BATON ROUGE — Louisiana’s Department of Health will begin sending nursing home eviction notices Thursday to more than 30,000 residents who could lose Medicaid under the budget passed by the state House of Representatives.
“The Louisiana Department of Health is beginning the process of notifying all impacted enrollees that some people may lose their Medicaid eligibility,” Department of Health spokesman Bob Johannessen said. “The goal of the department is to give notice to all affected people as soon as possible in order that they begin developing their appropriate plans.”
Gov. John Bel Edwards’ staff has planned a press conference Wednesday for more details, a day before the notices are set to be mailed to 37,000 Medicaid recipients in nursing homes or other long-term care facilities.
“(The Department of Health) told us they’re sending out the letters May 10,” said Mark Berger, executive director of the Louisiana Nursing Home Association, during testimony at the Senate Finance Committee meeting Monday.
Medicaid is a federal-state collaboration covering more than 70 million people, or about 1 in 5 Americans, making it the largest government health insurance program. President Obama expanded the program by allowing states to cover millions more low-income adults.
Rolling back the expansion has been a longtime goal of the GOP. The Trump administration has encouraged states to reshape their Medicaid programs, paving the way for states like Kentucky and Michigan to include new measures like work requirements for able-bodied adults.
In Louisiana, the issue was front and center in the state Senate Finance, which was hearing public testimony on the budget sent to it by the House for most of the eight hours the panel met.
“This sounds like mass chaos,” said Sen. Regina Barrow, D-Baton Rouge, who called the letter notification “very troublesome.”
“What type of people are we in Louisiana if we put people out who built Louisiana?” Sen. Greg Tarver, D-Shreveport, said of the potential evictions. “This is horrible.”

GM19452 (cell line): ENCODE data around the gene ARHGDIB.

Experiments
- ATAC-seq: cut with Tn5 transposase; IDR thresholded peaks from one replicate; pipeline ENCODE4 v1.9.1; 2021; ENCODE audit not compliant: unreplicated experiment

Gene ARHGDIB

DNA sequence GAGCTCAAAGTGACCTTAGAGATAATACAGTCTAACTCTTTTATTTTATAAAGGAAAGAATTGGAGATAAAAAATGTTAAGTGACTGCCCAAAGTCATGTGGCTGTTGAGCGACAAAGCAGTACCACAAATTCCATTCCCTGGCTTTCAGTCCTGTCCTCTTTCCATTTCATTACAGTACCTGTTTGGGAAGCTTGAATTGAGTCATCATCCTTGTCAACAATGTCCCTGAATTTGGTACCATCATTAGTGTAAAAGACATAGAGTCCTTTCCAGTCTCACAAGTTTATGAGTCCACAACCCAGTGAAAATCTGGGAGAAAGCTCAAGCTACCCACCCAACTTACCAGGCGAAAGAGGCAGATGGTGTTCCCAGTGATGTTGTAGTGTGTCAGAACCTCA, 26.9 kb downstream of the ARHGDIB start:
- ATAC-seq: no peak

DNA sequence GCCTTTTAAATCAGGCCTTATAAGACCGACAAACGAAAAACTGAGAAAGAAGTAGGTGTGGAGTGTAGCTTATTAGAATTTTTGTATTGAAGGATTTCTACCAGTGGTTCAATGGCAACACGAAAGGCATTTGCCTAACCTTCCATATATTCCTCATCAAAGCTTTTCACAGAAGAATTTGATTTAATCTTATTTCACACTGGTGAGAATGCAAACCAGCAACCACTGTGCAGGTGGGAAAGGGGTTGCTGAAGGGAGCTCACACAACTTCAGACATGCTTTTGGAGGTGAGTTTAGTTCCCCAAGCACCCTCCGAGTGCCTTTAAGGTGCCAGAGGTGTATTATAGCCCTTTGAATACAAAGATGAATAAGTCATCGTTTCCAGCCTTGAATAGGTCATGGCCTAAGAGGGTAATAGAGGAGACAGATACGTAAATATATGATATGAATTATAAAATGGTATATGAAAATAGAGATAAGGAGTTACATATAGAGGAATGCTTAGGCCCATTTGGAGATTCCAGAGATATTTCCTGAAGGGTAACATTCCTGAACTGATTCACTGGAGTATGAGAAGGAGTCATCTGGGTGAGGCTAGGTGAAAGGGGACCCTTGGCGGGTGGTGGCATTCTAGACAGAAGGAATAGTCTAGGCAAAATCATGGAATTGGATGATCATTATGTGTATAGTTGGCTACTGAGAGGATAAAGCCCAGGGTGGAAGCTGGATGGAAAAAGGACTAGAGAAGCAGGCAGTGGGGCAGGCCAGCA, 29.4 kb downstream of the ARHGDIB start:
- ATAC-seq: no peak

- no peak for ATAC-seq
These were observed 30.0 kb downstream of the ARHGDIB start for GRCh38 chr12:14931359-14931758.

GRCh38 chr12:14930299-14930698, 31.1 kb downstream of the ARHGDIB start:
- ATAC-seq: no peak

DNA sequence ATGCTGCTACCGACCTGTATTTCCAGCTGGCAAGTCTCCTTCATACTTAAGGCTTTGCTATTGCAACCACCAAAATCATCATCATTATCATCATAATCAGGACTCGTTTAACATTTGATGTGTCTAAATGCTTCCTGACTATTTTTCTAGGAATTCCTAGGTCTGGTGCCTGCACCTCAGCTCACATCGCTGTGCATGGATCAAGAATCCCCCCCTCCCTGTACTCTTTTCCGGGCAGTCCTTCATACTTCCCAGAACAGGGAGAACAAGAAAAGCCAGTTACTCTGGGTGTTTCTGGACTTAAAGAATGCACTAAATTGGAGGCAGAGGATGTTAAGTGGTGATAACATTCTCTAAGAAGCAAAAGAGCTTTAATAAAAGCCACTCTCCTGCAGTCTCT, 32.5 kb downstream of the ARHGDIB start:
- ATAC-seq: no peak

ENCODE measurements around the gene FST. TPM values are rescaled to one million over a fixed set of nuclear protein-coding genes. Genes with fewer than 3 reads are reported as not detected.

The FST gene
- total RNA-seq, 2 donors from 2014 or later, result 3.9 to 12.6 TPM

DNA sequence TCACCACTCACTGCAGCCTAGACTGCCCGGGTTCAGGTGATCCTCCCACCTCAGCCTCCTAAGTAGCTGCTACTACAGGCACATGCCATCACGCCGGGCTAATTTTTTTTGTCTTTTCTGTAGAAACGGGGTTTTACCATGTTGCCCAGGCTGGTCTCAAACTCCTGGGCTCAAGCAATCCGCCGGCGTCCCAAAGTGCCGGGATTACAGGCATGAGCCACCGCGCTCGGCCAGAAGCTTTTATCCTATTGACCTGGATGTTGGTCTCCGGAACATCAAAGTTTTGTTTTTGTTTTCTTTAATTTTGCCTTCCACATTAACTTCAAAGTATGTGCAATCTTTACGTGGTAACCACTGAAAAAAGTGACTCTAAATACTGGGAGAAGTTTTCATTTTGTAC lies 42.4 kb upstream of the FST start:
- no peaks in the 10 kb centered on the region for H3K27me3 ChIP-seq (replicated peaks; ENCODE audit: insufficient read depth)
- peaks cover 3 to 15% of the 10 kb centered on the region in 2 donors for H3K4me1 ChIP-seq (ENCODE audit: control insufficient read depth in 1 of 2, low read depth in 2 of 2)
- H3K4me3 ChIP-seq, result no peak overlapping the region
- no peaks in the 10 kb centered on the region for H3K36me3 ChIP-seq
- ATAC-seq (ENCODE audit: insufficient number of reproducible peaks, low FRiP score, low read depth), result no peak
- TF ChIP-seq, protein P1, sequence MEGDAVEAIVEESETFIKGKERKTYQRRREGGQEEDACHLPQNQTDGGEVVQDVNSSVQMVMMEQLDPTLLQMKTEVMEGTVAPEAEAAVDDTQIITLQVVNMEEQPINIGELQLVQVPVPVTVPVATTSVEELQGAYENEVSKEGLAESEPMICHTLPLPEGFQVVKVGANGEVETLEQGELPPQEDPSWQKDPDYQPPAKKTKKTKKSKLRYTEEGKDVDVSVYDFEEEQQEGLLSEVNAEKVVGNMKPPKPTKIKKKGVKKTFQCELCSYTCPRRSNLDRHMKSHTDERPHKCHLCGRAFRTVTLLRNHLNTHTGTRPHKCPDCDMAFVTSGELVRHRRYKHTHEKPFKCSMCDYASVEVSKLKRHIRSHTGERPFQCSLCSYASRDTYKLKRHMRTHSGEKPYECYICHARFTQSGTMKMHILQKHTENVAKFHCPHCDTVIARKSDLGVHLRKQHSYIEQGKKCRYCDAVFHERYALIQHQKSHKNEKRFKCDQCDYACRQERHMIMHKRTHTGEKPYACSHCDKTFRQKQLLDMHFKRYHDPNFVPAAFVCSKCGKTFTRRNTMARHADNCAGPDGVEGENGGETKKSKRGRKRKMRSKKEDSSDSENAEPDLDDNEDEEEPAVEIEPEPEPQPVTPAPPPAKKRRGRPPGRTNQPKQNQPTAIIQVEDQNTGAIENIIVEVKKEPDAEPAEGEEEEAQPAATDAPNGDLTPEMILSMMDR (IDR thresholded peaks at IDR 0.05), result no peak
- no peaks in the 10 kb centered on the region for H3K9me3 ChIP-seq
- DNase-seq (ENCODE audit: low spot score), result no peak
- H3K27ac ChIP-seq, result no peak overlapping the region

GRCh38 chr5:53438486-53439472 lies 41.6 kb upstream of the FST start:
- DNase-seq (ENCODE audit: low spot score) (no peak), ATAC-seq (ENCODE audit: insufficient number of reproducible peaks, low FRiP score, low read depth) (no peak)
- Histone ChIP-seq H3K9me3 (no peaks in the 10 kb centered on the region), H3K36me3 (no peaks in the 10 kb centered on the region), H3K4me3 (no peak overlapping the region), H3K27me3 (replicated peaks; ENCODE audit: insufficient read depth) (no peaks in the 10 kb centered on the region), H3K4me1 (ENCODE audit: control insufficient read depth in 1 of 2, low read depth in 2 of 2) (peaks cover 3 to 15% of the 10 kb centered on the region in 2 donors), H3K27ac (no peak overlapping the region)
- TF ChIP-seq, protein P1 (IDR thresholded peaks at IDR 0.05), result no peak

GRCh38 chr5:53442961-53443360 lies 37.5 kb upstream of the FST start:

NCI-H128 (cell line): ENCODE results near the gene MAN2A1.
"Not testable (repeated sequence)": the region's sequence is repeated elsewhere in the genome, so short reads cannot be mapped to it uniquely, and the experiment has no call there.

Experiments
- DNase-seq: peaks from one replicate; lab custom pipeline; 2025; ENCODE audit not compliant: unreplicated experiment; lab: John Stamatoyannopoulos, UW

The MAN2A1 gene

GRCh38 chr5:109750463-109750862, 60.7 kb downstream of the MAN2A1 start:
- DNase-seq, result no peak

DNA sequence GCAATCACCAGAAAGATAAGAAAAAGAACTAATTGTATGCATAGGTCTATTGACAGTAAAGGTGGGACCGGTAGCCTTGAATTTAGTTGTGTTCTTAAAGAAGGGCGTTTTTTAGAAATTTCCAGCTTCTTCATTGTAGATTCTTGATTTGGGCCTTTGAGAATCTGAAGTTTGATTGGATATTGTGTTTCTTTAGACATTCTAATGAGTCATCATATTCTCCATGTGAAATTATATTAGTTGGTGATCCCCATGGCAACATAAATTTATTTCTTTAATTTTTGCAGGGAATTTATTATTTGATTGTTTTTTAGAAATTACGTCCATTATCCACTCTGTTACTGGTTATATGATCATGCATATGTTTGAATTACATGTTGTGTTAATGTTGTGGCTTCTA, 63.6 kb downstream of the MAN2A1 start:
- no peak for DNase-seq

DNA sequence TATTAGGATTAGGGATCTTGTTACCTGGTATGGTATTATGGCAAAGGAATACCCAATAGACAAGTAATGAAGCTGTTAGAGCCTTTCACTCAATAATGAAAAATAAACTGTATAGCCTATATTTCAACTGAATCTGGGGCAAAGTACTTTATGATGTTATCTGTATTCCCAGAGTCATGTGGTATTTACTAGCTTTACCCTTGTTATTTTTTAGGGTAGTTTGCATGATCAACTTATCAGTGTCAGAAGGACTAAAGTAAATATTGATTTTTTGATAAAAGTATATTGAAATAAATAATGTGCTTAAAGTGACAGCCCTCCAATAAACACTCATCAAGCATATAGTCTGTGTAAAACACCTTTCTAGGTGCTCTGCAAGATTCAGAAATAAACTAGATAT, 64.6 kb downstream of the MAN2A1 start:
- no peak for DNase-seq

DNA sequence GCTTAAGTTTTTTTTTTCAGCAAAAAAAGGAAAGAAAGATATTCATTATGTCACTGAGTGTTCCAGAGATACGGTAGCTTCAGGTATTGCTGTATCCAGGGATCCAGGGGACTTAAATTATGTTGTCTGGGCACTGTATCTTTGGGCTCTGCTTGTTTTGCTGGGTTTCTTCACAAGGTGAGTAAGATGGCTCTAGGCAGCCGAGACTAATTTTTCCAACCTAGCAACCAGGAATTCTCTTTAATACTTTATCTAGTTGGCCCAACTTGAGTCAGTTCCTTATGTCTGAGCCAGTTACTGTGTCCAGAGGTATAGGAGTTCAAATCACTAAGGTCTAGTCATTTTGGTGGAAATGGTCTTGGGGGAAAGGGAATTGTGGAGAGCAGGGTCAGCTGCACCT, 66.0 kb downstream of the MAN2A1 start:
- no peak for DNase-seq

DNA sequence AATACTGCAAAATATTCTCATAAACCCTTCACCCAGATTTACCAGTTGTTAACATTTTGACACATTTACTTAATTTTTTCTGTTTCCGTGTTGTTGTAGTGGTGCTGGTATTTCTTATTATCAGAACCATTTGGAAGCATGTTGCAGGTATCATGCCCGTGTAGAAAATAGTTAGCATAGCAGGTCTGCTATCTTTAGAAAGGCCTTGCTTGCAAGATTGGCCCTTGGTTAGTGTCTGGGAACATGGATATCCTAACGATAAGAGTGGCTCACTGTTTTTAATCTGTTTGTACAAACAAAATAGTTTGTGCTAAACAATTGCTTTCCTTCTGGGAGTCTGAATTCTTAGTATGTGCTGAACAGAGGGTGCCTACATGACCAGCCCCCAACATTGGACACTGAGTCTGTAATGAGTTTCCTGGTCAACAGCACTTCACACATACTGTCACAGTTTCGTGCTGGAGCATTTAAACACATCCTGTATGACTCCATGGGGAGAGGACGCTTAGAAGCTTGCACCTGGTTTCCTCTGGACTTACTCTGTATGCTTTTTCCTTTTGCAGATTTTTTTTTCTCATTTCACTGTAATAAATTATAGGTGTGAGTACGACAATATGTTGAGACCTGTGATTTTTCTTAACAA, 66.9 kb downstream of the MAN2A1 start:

Next year’s budget begins July 1, which is when the evictions could technically begin.
The budget passed by the House and sent to the Senate contains deep cuts to healthcare because of a shortfall of between $550 million and $648 million, depending on who’s doing the calculations.
Next year’s shortfall was created because about $1.4 billion in temporary taxes expire June 30. The bulk of the expiring taxes, about $880 million, comes from a one-cent sales tax.
Last week one of the state’s safety net hospitals, Lafayette General, sent notices to 800 employees that the medical center will close and they will lose their jobs under the budget being debated now. The other safety net hospitals are expected to follow suit.
Edwards wants lawmakers to mitigate the cuts with new permanent taxes in a Special Session, but the Legislature declined to raise any new taxes in a February Special Session.
“This is our cry for help,” said Laurie Boswell, chief executive of Holy Angels in Shreveport, which supports long-term residential care for people with developmental and intellectual disabilities. “There is no place for them to go.”
“This make us look heartless,” said Senate Finance Chair Eric LaFleur, D-Ville Platte.
Berger said the scheduled notification “will cause unimaginable grief and stress” to nursing home residents and their families.
He said if the $230 million in Medicaid cuts remain intact, “the vast majority of nursing homes will close.” The would also eliminate more than 25,000 jobs in the industry, Berger said.
Sen. Bodi White, R-Baton Rouge, said he believes sending the notification to nursing home residents and others in long-term residential care is premature.
“I don’t see how in good conscience they can do that to these older folks,” White said.
Sen. Sharon Hewitt, R-Slidell, said the Department of Health should be focused on identifying fraud and saving money there “rather than kicking grandma out of the nursing home.”
The governor wants to end the ongoing Regular Session early and convene another Special Session to try again. Taxes can’t be considered in this year’s Regular Session.
“This budget may have to come out as it is hoping we get more revenue,” said Sen. Bret Allain, R-Franklin.
Edwards, House Speaker Taylor Barras, R-New Iberia, and Senate President John Alario, R-Westwego, have agreed on the concept of ending early and convening a Special Session in mid-May, but they haven’t made a concrete commitment.
That has frustrated the governor.
“Nothing is more important than fixing this budget and we can’t do that in the Regular Session,” Edwards said last week.